Friday, January 6, 2012

Moving On

Write On Edge: Red-Writing-Hood
For this week, we asked you to write a fiction or creative non-fiction piece in which an epitaph features prominently–in 500 words or less.

Jean had cut her hair and changed the color. A deep shade of red, the color she'd been born with. No makeup, she didn't need it.  Her black jeans had been washed until soft before she slid into them. The hunter green polo shirt was a gift to herself, to complement her hair.

She had one more stop to make before she left town. The contents of the apartment had been donated or trashed. The bank account closed and the small balance used to pay for cleaning the apartment.

 She was surprised to see the two old women at the grave site. The interment was last week. She hung back as they stood chatting. They didn't see her, though it wouldn't matter.

They wouldn't know who she was.  When they left, she approached the grave.  Jean had paid for the plain headstone years ago.  She just needed to check the dates and name for accuracy.
                                                  Carla Jean Sullivan     
                                       April 3, 1928 - December 11, 2011

 Just as she had ordered. But beneath the dates was an addition.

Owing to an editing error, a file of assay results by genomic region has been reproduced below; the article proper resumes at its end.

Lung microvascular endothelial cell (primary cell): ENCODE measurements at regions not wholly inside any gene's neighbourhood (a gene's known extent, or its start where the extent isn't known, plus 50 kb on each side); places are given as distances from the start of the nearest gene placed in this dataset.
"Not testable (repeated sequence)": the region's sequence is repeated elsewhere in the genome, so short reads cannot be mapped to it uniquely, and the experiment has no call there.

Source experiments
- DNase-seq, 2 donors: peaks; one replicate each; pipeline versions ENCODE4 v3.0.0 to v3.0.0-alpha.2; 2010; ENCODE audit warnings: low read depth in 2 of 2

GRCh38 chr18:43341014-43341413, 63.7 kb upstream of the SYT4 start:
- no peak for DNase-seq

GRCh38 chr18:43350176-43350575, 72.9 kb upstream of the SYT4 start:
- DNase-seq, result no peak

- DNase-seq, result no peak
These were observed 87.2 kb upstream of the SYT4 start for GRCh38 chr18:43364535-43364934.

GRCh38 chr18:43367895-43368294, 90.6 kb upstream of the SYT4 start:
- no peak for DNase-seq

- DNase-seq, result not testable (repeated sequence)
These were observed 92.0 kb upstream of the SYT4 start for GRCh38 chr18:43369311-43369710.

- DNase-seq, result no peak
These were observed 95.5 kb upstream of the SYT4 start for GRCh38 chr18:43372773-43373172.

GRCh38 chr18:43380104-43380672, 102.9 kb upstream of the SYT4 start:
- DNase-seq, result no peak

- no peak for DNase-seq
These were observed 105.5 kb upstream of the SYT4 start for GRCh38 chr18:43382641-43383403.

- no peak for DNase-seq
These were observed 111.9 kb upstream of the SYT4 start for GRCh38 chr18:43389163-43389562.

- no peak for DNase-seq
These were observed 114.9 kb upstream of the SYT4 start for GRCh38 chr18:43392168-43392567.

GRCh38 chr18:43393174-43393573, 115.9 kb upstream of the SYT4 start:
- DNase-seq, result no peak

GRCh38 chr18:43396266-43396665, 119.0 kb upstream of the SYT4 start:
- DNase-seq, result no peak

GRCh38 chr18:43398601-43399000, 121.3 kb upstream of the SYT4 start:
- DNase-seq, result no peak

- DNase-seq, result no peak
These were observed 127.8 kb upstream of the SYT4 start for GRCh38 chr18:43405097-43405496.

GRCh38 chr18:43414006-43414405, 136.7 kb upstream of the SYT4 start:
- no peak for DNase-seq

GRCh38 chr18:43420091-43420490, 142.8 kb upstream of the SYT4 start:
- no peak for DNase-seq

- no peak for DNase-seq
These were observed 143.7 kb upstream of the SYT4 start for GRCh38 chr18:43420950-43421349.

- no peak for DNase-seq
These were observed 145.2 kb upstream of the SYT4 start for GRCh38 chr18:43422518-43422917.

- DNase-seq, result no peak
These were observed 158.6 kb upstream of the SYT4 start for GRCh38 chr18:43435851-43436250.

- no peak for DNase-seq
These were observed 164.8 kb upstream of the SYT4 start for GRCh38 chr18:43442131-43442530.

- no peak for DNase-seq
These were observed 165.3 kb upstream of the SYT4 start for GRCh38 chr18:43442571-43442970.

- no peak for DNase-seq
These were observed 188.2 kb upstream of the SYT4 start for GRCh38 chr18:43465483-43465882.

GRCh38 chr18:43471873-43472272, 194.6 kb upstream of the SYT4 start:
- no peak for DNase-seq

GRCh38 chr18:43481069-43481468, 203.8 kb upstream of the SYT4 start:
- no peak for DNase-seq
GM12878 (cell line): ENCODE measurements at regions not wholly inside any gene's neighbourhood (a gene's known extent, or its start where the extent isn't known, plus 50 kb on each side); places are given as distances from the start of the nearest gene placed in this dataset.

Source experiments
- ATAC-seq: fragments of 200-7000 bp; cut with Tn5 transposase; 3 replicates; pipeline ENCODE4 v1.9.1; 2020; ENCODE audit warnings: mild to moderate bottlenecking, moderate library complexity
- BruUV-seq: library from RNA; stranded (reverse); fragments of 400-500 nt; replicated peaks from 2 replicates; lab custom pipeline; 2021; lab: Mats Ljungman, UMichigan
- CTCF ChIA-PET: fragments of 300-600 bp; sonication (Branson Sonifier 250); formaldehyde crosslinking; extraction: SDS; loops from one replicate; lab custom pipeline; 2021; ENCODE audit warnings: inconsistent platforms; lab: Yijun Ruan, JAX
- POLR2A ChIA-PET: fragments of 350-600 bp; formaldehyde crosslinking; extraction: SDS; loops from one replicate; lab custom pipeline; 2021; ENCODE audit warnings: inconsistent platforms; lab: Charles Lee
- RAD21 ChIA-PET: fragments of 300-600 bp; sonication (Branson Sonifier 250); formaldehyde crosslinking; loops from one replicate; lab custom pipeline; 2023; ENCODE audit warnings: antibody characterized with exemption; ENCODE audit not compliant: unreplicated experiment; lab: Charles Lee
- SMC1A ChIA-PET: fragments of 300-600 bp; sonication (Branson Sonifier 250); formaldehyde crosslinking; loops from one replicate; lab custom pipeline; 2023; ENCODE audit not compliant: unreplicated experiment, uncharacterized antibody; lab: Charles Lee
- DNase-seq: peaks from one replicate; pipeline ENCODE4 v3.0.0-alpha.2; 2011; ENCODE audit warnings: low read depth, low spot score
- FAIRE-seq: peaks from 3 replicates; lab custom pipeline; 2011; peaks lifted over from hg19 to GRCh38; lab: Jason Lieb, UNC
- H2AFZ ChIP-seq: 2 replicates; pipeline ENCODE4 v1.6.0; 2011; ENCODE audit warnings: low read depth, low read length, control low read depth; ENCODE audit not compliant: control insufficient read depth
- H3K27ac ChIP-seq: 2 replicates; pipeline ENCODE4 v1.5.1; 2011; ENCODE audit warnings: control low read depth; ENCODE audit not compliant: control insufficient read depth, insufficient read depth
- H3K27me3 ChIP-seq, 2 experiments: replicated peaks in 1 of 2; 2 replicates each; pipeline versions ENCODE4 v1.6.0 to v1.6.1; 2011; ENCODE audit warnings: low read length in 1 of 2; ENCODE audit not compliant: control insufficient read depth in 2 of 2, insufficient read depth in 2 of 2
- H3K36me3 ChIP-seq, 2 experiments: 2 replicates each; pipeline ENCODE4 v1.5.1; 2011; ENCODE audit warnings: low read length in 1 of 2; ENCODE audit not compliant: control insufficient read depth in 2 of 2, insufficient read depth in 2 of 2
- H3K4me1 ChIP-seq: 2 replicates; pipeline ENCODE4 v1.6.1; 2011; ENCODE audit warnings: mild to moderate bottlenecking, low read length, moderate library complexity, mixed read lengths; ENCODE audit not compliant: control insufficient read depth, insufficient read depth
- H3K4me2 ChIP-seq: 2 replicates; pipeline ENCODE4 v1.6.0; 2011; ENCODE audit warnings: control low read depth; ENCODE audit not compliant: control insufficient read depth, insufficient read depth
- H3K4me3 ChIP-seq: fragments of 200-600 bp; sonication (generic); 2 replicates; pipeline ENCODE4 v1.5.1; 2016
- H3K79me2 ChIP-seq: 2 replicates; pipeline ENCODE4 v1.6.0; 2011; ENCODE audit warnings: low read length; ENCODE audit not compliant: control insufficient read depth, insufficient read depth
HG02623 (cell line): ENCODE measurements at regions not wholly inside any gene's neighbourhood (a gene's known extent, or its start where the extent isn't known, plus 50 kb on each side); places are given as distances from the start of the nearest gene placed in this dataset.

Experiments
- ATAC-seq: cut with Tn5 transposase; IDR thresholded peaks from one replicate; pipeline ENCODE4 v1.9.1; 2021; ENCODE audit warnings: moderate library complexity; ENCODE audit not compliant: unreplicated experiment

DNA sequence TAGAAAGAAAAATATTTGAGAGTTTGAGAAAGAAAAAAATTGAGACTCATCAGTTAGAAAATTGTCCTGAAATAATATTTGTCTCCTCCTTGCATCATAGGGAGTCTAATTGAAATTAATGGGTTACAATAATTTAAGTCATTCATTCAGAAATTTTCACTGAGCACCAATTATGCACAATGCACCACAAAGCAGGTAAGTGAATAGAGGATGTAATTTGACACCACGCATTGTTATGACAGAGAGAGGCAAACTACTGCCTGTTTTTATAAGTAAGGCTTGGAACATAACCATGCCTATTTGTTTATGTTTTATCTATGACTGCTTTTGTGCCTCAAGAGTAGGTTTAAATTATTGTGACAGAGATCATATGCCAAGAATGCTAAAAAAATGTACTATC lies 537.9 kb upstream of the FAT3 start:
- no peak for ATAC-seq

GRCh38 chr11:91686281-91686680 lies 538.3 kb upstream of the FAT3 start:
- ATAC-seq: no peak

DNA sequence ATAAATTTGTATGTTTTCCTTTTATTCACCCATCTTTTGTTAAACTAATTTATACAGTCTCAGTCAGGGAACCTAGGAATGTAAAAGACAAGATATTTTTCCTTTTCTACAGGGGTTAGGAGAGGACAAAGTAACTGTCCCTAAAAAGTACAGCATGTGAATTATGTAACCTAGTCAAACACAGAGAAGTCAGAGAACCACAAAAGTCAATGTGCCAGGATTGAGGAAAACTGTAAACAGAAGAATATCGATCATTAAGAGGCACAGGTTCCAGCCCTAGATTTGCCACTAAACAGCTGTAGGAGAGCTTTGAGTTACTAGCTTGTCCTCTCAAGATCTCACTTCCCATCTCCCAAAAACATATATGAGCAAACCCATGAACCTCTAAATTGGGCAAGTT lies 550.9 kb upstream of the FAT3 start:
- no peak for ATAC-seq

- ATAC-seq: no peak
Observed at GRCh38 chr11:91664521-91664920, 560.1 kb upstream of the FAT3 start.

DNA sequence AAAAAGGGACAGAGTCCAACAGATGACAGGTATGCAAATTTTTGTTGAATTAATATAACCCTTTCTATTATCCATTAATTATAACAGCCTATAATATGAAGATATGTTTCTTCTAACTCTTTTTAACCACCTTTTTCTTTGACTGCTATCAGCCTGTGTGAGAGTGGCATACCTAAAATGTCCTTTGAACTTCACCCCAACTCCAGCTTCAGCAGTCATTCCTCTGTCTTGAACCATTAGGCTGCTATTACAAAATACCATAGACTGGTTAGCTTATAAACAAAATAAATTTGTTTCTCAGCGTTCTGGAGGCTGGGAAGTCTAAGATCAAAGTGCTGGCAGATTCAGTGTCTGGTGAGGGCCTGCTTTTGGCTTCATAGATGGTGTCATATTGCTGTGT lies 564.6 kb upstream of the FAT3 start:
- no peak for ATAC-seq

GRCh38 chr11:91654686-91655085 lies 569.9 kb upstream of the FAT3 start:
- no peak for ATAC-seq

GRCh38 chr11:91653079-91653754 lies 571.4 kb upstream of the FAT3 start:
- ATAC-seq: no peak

A True and Dear Friend               
                                                 We Will Miss You 

 That was why Maryanne and Lainie had been here. Jean's eyes filled with tears.  "I will miss you, too." she whispered as she walked away from another empty grave.


  1. Simply beautiful. It's clear there's more to the story...

    ~visiting from write on edge

  2. Oooh, immortal? Letting her hair return to red, not wearing makeup? Had she been aging herself with hair dye and theater makeup to mask her inability to age?

    I am interested in seeing if this keeps going!

  3. @girlseeksplace
    There must be. But this is all I have right now. The prompt just made it happen.

  4. @angela @ tiaras-and-trucks
    She seems to be of a long lived type. The epitaph prompt just begged for this from me and my weirdo muse. ;-)

  5. Intriguing... love the surprising end. Wish I could read more

  6. I love where you take these prompts.

    And her poor friends... left behind and not knowing.

  7. This. Is. Awesome.

    I love where you took this, and I love the possibilities it opens.

    And isn't it nice to see that our friends remember us?

  8. nice and simple. not to complex.

  9. Is it okay if I say I love your muse? She must be kin to mine. I love the possibilities this piece has. Why did she have to leave? Where is she going now? I do hope you write more.

  10. Oooh, wonderful twist. I love this; the beginning of a fabulous novel...

  11. @Wahzat gayle
    Thank you. This may find a place within a story I'm working on.

  12. @Cameron
    Sometimes I'm surprised where these prompts take me. And sometimes I just tickle myself with my weirdness.

  13. @Nancy C
    Thank you. I don't know where this stuff comes from sometimes. It's like an adventure.

  14. @SAM
    Oh, if our muses are kin, then you understand how crazy she can make me. She's so unpredictable!

    Thanks, I'm hoping to incorporate it into an existing work.